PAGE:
Jump to content
CairnTalk

What's the "not so good" side of Cairn Ownership


cairncurious
 Share

Recommended Posts

Hello everyone,

I think it's only natural to focus on the happy times we have with our pets. To tell of the victories and pleasures of having such a wonderful dog to share our life with. HOWEVER....since I'm really trying to research of this breed prior to a decision about getting one as our family pet, I really would appreciate a more candid assessment of the less pleasant side of Cairn ownership from owners themselves. Tell me what really does irritate you about your Cairn and what you tried to do about it (successfully or not) would be very interesting reading about from my perspective. Thanks to all for sharing your experiences.

cairncurious

Link to comment
Share on other sites

They're very independent, and while that makes for lots of entertainment, it can be very frustrating. Like when you ask them to do something and they look at you and very clearly say, "No," then go on their way and completely ignore you.

Jandy and my Cairns, Kirby & Phinney 
Link to comment
Share on other sites

I have been trying to come up with a summary of the less than pleasant aspects of having cairns, and I'm having a hard time. I seem to focus on the happy times because that's really all I have. I think my personality meshes well with the general personality that most cairns possess, so maybe I got lucky. Or maybe I got lucky and have a great dog (and had 2 great fosters).

The only thing that I currently have to work with Henry (1.5 years) on is barking. He runs around the backyard incessantly barking sometimes ... for no apparent reason. Fortunately, he responds to "come" with no problem and heads straight for the house when I call him. A little light rain yesterday spooked him and set it off. The day before he started in the house because he noticed a ceiling fan that he had apparently never seen before.

We have taught him "shhh" means to be quiet. He actually lowers the tone of his barking when we correct him using soft voices ourselves. He will lower it until he is barely squeaking out a bark. He will stop if we make him.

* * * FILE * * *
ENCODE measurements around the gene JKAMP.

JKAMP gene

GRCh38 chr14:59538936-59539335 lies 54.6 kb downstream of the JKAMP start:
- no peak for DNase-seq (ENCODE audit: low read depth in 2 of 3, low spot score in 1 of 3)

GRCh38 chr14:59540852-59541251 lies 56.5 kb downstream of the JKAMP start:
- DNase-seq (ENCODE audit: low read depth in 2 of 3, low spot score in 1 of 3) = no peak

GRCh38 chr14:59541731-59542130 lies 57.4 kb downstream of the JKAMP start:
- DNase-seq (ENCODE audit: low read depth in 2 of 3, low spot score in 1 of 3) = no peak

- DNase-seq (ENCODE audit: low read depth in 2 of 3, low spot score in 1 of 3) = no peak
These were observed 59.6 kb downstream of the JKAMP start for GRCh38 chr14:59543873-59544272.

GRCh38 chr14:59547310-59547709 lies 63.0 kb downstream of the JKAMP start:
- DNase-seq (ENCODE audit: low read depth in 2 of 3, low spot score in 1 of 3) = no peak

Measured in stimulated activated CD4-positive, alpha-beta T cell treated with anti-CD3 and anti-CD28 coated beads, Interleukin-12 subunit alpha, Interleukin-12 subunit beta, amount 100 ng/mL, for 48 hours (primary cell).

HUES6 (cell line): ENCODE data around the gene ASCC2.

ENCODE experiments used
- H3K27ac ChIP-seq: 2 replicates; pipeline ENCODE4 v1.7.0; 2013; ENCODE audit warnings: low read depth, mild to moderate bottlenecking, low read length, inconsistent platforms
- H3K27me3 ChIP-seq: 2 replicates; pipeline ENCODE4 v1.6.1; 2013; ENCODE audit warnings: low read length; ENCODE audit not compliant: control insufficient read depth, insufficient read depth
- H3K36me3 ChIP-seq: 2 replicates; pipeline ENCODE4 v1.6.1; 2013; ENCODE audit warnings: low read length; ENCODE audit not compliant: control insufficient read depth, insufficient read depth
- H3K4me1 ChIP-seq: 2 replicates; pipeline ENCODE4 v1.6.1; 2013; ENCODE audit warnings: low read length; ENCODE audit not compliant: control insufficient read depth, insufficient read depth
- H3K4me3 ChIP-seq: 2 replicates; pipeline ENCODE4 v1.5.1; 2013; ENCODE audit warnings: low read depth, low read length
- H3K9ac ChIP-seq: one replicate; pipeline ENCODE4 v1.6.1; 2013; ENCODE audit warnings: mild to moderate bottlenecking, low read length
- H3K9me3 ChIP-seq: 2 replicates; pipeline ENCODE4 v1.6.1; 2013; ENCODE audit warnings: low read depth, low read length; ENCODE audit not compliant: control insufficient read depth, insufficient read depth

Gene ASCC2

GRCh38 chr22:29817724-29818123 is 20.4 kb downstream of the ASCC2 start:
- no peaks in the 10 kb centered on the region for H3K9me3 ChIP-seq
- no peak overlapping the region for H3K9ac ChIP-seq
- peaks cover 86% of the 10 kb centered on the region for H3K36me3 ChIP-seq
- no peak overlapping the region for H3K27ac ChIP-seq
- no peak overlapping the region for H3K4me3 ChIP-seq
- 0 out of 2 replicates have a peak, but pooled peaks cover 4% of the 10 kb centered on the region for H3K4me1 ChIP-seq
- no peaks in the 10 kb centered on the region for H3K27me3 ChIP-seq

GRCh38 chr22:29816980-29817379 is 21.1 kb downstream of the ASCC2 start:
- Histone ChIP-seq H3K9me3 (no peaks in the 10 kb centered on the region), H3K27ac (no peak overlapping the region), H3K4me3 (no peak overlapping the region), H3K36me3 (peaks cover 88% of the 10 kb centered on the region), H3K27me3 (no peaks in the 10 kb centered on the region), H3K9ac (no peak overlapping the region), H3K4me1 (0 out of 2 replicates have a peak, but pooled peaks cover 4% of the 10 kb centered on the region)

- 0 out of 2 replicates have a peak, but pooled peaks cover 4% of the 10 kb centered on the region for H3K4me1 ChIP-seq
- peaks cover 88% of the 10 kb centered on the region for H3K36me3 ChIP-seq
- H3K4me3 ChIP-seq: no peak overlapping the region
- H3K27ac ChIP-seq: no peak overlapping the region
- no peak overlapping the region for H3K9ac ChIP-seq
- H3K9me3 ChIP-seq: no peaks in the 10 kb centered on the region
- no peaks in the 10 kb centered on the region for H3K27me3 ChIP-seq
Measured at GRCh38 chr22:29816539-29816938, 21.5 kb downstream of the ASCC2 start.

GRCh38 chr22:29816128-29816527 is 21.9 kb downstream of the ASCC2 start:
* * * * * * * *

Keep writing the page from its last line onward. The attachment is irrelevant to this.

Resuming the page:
So, less than pleasant ... barking. Wonderful aspect ... he's very smart and was easily trained to alter the behavior so that it doesn't drive the neighbors crazy.

Link to comment
Share on other sites

I have owned Cairns for 17 years and currently have 3. This is a breed with a strong personality - a big dog in a little body. What may appear to be a negative trait to some is a positive to others. If you understand this breed and accept them for what they are, you will have a wonderful companion for life - best little pal in the world. They are stubborn, independent and strong willed - but they do well with training, discipline and consistency. They are eager to please! They have strong hunting instincts so you must have a fenced yard or they will take off in chase of prey. They are diggers, make that excavators, again discipline and teaching them the rules. They can dig a hole to China in seconds and most of that dirt will be tracked into your home! They can be barkers, again training is the key to solving this. The girls can challenge authority and the males take longer to mature. In fact this breed stays puppy-like for years. They will frustrate you, drive you crazy, make you laugh and warm your heart. I wouldn't own any other breed.

Link to comment
Share on other sites

scottish terriers of the various families have very distinct traits (which i think can take variable form in individual terriers) that you have to admire to own one. i know there there are people who think of a "good dog" as one who sits quietly looking at you with great, adoring, chocolate eyes, waiting to be told your pleasure. a dog that learns his commands and always obeys them without fail. a dog who thinks you are the most intelligent, most wise, most interesting thing on earth. cairns and other scottish terriers won't fulfill any of those dreams. if you want them to think you are even a little intelligent, you have to convince them of it. if you want them to think you are courageous, reliable, and a help in times of trouble, you have to convince them. if you want them to learn commands, no trouble, that will happen very quickly. if you want them to obey commands, that is something else, and if you have never earned your cairn's trust and admiration it may never happen at all. if you don't want a dog that makes you work on yourself in order to become somebody the dog trusts and respects, you definitely don't want any kind of scottish terrier.

on the practical side, i find the most annoying thing about cairns is that they are too smart. everything you don't want them to figure out, they will figure out. and like many very intelligent creatures, they are prone to psychological ticks, including obsessive behavior, oppositional defiant disorder, and attention deficit disorder, most of which lessen or disappear with appropriate therapy (and maturity).despite the way rankings generally go (which are based largely on responsiveness to human commands), i consider them next to border collies in intelligence. i could never handle life with a border collie. i take great pride in being able to handle life with my cairn.

they are generally healthy, but have a small number of known health defects (a unique glaucoma, general susceptibility to common degenerative conditions of the eyes, luxating patella, and von Willenbrand's disease).

Link to comment
Share on other sites